A tale of two counties - Carlisle and Fulton made opposite decisions on local jails
Mary Potter, West Kentucky Journal
When confronted with the same question - whether to build a new jail or not - the two counties to the north and south of Hickman County reached exactly opposite conclusions. One built. The other did not. And both are happy almost fifteen years later with the decisions they made.
While Hickman County struggles with deciding the fate of its jail, 911 call and dispatch service, Carlisle and Fulton Counties made those decisions years ago. We talked with both county judges to get their take on how their counties are dealing with jails and 911.
Carlisle County has no jail of its own. County Judge Executive Greg Terry, pictured at right, said that his predecessor, Judge John Roberts, commissioned a study on the prospects of a new jail in Carlisle County. At that time, Terry was a road supervisor. The guy who did the study “advised that it was not feasible.”
The consultant predicted that competition among jails would become fierce for state prisoners.
At that time, the state was encouraging counties to build a jail. Before the study results came in, “It was iffy.” said Terry. After the report, the decision was made not to build a jail and to make the jailer’s position into a transportation officer.
That’s what Jailer Ronny Owens is today. The long serving jailer is paid around $25,000 a year. Terry said there were just too few local prisoners for Carlisle County to justify the expense of a jail. Local detainees go to other counties - Hickman, Fulton, Graves, McCracken or Ballard Counties. The county pays between $24 and $25 a day for their prisoners to be housed. It’s a plan that has saved the county thousands of dollars, according to Terry.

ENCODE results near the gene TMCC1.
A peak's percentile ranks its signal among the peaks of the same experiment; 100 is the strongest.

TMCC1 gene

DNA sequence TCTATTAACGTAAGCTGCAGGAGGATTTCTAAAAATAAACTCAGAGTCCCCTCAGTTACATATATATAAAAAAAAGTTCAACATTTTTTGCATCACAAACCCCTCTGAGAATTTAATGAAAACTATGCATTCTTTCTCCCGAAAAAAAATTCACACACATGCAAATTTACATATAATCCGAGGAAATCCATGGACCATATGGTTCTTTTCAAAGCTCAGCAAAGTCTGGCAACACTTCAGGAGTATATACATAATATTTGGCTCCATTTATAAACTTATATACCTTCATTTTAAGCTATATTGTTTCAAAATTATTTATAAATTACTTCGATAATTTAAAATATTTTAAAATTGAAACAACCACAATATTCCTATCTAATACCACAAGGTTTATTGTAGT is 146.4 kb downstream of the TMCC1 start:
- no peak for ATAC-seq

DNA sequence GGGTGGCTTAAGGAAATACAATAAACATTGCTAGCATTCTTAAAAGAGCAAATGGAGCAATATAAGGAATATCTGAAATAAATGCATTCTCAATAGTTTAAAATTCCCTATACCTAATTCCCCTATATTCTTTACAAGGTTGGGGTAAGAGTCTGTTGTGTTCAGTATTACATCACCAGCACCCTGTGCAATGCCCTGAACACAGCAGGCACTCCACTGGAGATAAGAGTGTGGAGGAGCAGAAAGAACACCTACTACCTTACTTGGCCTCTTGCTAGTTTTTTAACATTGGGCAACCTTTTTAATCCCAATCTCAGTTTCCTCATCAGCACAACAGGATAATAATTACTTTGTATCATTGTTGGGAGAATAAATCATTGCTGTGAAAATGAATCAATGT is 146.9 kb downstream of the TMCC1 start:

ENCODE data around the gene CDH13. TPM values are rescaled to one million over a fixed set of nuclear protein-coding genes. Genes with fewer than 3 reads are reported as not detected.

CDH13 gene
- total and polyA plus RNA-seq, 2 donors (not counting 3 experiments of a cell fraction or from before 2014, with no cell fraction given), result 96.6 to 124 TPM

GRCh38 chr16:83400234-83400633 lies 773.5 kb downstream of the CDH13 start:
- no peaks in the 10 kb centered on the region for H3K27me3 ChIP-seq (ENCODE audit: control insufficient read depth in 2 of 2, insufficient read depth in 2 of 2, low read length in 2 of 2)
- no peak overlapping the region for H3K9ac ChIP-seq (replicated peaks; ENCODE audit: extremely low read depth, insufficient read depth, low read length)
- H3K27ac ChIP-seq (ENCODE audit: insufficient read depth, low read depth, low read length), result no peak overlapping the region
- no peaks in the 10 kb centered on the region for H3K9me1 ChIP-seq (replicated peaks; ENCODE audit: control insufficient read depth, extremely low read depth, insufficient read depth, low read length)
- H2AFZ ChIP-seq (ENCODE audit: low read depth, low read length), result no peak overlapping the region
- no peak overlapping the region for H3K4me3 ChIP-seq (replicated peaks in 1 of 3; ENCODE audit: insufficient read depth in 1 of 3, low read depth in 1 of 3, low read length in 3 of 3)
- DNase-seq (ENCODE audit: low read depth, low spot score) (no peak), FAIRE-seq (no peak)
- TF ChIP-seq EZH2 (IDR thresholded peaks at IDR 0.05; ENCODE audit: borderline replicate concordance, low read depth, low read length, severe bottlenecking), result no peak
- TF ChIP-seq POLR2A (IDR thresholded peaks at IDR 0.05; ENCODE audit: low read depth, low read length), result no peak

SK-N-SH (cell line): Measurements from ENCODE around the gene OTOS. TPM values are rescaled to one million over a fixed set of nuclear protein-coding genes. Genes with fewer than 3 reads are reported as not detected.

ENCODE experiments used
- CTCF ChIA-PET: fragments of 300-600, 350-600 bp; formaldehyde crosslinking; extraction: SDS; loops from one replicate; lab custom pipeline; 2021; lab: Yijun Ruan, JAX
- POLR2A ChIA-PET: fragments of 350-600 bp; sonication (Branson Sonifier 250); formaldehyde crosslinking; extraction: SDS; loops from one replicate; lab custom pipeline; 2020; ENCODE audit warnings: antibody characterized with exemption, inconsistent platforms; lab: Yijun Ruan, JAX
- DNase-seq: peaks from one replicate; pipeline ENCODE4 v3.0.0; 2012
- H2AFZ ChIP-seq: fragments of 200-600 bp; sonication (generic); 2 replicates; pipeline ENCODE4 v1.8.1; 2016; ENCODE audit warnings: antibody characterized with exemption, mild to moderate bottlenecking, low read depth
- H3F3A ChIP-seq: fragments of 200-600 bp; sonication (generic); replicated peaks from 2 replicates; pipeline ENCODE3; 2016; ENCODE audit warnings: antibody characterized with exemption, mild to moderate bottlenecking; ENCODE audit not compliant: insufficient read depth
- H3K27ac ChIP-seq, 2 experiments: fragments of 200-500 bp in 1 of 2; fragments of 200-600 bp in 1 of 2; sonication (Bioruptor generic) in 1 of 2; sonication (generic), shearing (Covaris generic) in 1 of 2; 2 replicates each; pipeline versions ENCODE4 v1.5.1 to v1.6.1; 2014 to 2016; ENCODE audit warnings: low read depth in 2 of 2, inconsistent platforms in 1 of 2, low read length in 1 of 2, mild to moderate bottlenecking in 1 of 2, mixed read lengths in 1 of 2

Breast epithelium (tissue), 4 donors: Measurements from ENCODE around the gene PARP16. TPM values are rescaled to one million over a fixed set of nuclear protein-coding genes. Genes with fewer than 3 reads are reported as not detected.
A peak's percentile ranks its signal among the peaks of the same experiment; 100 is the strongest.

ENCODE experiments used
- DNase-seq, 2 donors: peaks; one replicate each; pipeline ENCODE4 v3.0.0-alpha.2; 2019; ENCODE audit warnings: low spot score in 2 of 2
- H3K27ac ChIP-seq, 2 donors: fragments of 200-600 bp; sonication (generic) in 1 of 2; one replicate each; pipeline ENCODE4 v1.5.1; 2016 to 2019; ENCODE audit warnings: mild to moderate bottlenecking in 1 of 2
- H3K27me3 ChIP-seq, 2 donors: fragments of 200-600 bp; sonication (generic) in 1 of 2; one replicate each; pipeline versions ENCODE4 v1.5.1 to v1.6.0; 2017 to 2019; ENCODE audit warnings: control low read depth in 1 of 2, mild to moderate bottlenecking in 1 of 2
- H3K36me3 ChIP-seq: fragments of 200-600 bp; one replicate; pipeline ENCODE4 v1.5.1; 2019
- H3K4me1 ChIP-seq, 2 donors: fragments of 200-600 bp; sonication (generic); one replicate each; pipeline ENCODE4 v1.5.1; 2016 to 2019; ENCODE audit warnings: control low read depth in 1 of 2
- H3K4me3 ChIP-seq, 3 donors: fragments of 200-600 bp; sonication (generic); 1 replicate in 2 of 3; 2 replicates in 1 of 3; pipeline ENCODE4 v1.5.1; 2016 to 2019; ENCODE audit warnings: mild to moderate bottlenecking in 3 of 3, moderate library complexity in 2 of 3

Carlisle County has put its money and efforts into its 911 and dispatch center, located in the new Carlisle County Courthouse, a building so big that locals joke it can be seen from the space station. Terry said that 911 and dispatch utilize the Global Positioning System (GPS). “It can tell where you are - there is no question where you are.”
Terry said that part of the success of using GPS monitoring is assuring that every location in the county has a GPS marker. Carlisle County mandates every home have a GPS address. County workers travel around making sure that every home has a marker.
Carlisle County has five dispatchers and a supervisor. The program is paid for with state funds. It costs the county little or nothing from its general fund, The Commercial Mobile Radio Services Board (CRMS) manages funding for all counties. CRMS audits programs and provides staffing and training funds.
Judge Terry says the county will soon be on the next generation of dispatch. Even in a disaster, like an earthquake, dispatch will work. Ambulances are stationed in three locations - Bardwell, Cunningham and Arlington. Each, according to Terry, is staffed with a paramedic. A new ambulance center is planned for the area near the Carlisle County Courthouse.